Mosey on out to the Circle R Ranch in Flower Mound on Sept. 10 for a night of dancing, live music, a delicious steak dinner and the pleasure of supporting Special Olympics Texas.
Guests in their favorite Western duds will enjoy some “boot-scootin’ fun and entertainment, headlined by live music from country singer Charlie Robison,” said a spokesman for the charity.
Party guests will remember favorite hits from Robison’s Unleashed Live album, which he recorded with his brother Bruce Robison and friend Jack Ingram at the famous Gruene Hall.
“Because of the generosity of Joe Oliver, owner of Deal Me In Casino Parties, who is providing our casino gaming, and Charlie Robison, who is donating his talent, along with so many auction donors, nearly all the money raised at Steak & Stetsons goes right back into supporting our Special Olympics athletes and programs,” spokesman Alex Thieroff said.
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Before dinner, guests can meet and mingle with community leaders and friends as they enjoy casino gaming and peruse a silent auction offering hotel and restaurant packages as well as a special Stetson package. Top bidders at the live auction will take home hunting trips, vacation stays and a Lucchese his-and-hers boot package.
Highland Village Police Chief Doug Reim is the chair of a hardworking event committee that includes Deborah Reim, Dean Strong, honorary chairman state Rep. Tan Parker and his district director, Patricia Robinson.
The lively program will include remarks from Colby Bannister and a piano performance by Tony Trojcak, both Special Olympics athletes.
Proceeds from the event benefit more than 3,800 Special Olympics athletes in the Fort Worth area. Tickets are $150 per person (coincidentally the cost of one athlete’s participation in one year of competition). Purchase online at www.sotx.org/steaksandstetsons. For more information, contact Thieroff at firstname.lastname@example.org or 817-332-3433.
Levitt Pavilion fall season opens with polka band Brave Combo
Fall happiness is football, great weather and five weeks of free concerts at the Levitt Pavilion in downtown Arlington. Friday is the season opener at Levitt featuring “everybody’s favorite mosh-pit polka band, Brave Combo.”
Now a tradition for the Levitt, the Grammy-winning band has done the opening-night honors since 2008. Its repertoire includes old-school rock, Latin, polka, twist, samba, hora and more.
On Saturday, Delta Rae will perform its brand of alt/pop incorporating aspects of Americana. It has performed at Lollapalooza and Austin City Limits and on The Tonight Show among other big venues. The weekend wrap-up honors will be handled by bluesy rock musician Paul Thorn doing his trademark music sprinkled with humor showing his Southern roots.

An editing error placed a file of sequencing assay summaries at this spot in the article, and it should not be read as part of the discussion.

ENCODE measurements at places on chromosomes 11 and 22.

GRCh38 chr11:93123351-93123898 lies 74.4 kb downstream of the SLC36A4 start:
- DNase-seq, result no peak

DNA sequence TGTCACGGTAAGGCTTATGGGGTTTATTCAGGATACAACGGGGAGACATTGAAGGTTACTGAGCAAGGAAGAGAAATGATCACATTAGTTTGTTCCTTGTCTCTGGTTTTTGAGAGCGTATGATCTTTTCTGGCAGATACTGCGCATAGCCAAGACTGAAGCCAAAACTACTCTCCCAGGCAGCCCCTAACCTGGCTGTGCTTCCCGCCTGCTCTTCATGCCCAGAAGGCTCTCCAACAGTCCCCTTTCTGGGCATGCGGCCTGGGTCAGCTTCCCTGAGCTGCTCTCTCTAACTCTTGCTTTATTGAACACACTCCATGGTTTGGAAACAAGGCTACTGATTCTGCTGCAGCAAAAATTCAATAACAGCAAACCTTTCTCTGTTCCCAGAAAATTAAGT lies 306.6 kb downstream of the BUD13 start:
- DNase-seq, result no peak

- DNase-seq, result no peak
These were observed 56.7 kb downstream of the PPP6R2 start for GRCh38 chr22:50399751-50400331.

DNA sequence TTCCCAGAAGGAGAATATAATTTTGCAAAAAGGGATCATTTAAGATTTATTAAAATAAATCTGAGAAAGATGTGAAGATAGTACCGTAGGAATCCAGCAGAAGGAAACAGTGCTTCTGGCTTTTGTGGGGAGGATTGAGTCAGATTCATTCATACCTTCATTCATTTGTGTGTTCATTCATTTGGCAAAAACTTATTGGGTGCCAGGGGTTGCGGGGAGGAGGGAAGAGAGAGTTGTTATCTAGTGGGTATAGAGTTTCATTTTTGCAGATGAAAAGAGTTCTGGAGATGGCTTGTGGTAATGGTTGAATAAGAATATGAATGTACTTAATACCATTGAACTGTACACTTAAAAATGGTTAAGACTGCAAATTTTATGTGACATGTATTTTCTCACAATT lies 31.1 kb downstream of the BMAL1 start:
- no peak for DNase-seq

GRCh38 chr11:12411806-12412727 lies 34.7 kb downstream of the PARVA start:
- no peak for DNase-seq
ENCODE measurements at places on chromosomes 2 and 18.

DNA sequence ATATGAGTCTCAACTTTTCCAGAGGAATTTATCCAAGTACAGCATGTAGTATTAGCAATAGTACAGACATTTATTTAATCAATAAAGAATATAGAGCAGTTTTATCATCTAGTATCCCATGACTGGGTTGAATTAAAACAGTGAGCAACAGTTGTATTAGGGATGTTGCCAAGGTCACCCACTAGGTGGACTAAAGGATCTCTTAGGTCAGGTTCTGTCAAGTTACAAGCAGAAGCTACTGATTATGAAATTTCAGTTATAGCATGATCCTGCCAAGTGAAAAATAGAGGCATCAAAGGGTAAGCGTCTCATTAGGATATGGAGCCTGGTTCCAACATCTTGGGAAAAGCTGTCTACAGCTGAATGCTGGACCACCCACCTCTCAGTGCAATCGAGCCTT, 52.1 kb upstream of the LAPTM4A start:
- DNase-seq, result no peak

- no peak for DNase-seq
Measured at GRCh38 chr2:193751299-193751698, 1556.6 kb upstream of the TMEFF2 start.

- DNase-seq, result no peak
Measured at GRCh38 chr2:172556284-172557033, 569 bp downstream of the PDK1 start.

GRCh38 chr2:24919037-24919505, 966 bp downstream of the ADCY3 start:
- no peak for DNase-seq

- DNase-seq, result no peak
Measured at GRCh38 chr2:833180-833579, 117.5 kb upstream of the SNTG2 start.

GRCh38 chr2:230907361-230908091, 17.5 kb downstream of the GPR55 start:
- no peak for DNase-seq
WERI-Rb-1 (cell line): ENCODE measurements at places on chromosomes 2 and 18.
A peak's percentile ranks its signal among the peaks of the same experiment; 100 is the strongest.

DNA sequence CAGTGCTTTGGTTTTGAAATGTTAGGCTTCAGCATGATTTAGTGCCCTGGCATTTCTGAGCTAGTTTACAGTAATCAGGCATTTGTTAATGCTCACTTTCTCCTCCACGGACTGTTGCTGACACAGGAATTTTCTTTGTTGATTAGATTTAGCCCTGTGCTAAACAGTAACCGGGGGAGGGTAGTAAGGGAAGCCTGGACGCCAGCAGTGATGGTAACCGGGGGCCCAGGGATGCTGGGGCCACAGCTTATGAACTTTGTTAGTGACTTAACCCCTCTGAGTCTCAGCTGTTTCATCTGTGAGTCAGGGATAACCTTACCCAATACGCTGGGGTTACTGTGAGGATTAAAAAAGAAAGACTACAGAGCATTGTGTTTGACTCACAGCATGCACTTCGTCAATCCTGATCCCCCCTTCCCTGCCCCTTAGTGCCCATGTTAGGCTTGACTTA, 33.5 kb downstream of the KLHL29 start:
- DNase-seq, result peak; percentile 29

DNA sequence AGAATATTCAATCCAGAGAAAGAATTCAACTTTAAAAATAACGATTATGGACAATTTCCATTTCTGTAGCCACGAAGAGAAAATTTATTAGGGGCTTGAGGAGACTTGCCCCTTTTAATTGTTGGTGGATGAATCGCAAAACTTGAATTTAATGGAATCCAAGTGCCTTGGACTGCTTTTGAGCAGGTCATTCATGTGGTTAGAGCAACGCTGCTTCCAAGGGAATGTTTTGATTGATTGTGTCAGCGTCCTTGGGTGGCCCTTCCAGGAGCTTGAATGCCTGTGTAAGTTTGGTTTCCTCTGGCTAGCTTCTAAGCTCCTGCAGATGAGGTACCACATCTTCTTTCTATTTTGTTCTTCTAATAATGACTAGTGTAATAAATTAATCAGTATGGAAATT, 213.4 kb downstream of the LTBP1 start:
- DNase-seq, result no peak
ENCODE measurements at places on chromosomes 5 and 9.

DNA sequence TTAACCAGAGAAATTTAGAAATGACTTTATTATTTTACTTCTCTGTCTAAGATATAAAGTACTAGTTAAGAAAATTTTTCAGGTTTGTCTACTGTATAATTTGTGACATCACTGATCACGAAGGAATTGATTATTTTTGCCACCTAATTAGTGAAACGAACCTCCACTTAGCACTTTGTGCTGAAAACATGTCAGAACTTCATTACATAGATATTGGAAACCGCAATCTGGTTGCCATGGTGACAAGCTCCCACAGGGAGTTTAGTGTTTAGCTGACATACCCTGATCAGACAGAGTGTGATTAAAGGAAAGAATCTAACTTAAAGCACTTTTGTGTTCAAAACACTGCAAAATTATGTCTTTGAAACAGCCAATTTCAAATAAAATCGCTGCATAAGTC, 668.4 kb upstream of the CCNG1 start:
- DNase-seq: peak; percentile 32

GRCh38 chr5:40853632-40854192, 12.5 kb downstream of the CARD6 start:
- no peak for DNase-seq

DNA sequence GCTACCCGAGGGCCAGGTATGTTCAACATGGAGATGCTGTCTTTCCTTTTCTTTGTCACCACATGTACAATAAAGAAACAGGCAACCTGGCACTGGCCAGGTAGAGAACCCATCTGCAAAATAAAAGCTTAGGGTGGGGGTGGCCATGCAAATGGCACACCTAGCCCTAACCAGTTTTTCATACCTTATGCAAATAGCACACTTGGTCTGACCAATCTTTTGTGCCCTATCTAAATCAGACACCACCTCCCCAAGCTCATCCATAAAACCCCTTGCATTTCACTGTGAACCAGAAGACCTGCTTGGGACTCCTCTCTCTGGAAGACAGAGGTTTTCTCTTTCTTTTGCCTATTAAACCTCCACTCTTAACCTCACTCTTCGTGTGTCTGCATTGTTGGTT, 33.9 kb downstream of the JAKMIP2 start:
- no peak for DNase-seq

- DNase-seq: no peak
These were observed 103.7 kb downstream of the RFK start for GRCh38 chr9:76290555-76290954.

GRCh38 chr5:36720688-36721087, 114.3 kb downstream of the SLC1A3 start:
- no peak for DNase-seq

“This fall concert season has shaped up to be especially strong,” spokeswoman Cathy O’Neal said. “We’ve got Delta Rae, Bruce Robison and Kelly Willis, Cas Haley, The Killdares and Billy Joe Shaver all returning to the Levitt, plus several bands making their Levitt debuts. Of course, we end the concert year rocking out with ‘the world’s greatest party band,’ the B-52s. It doesn’t get much better than that.”
Levitt’s fall concert series continues through Oct. 2 with performances at 8 p.m. Fridays, Saturdays and Sundays. Admission is free.
Bring your lawn chairs or blankets and a picnic dinner if you like (or purchase yummy food available on site) and enjoy fabulous music under the stars each weekend. The fabulous fall lineup of talent includes The Peterson Brothers, Aquile, Soul Track Mind, Seryn, Daphne Willis and Cas Haley.
The one show with ticketed admission is the annual benefit — this year the one and only B-52s on Oct. 8. Tickets are $40 general admission and $195 for VIP tickets.
Winners of Salvation Army’s Most Amazing Race get $5,000
At least 30 teams of two are expected to compete Sept. 10 in one of the area’s most unusual events, the Salvation Army’s Most Amazing Race. The stakes are high because the winning team takes home a tidy sum of cash — $5,000 — along with bragging rights.
Competitors will race around 10 sites in central Arlington, most likely to begin at AT&T Stadium (with a challenge from the Dallas Cowboys) and will end up at the Levitt Pavilion before that night’s concert starring Aquile.
“There aren’t many races out there that can offer so many different challenges, and that’s what makes The Most Amazing Race so special,” event chairman David Sanders said. “It’s a race for all ages. Sure, the younger ones are in it to win it, but the various age groups all enjoy the experience of it.
“All of the monies raised go directly to so many great Salvation Army programs including those in our Youth Education Town like the GED programs and fitness activities,” Sanders added. “The new Arlington Salvation Army officers, Lt. Timothy and Andrea Israel, have jumped right in after only arriving in June to be of tremendous help.”
According to promotional information from the charity, the event is patterned like the popular TV show and will involve each team “following clues to reach checkpoints, where they complete a task before moving on to the next location.
“The tasks can be mental, like assembling a gas pipeline, or physical, like performing a choreographed dance. Sometimes tasks are downright thrilling, like jumping off a 10-meter diving platform. Others are just plain fun, like bouncing across a field inside a giant inflatable ball.”
There is no registration fee, but there is a minimum fundraising requirement to be eligible to compete. Teams compete against each other to raise the most money and try to earn a pass to skip a challenge in the race. Teams that raise over $1,000 will receive a five-minute head start.
The Salvation Army’s local programs include housing for 15 families in the Family Life Center, after-school and summer programs for youths, a weekly soup kitchen and summer cooling stations, to name just a few.